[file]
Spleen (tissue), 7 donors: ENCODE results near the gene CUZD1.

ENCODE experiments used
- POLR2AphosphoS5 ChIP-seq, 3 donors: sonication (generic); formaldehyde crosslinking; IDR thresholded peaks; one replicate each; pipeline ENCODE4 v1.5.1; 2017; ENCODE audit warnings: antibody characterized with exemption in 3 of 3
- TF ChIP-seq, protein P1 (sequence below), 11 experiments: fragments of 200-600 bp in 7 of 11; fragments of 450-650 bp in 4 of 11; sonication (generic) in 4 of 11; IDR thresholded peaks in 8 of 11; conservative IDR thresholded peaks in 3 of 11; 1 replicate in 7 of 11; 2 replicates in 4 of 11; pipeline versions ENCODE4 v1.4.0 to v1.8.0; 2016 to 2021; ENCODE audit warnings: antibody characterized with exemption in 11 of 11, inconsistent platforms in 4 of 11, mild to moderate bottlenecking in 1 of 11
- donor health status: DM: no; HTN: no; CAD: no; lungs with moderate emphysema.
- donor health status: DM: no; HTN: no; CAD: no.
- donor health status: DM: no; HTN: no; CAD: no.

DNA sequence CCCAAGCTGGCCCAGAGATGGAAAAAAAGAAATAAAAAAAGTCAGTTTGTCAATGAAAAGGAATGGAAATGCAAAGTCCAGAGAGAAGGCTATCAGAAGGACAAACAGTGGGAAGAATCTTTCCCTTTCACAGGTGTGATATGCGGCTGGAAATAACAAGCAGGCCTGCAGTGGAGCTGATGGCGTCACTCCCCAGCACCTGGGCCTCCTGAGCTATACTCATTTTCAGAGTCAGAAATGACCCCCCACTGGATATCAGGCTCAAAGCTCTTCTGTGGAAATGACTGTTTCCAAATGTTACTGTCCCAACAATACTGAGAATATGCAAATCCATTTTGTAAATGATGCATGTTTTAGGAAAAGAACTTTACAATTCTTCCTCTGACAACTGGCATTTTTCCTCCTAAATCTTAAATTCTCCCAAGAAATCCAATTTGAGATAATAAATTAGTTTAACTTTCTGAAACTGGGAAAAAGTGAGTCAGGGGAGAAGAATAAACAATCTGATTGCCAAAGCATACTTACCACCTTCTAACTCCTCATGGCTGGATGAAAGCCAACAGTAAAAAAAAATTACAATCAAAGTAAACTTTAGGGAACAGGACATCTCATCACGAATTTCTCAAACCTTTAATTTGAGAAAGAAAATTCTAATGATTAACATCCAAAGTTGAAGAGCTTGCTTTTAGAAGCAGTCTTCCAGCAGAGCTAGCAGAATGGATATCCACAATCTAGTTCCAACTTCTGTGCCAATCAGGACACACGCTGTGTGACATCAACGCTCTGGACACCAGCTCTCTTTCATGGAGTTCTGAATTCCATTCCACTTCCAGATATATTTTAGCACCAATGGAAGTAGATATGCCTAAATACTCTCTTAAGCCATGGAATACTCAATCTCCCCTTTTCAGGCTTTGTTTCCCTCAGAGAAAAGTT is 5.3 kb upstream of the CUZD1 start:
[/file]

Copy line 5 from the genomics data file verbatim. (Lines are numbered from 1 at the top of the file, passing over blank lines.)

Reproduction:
- donor health status: DM: no; HTN: no; CAD: no; lungs with moderate emphysema.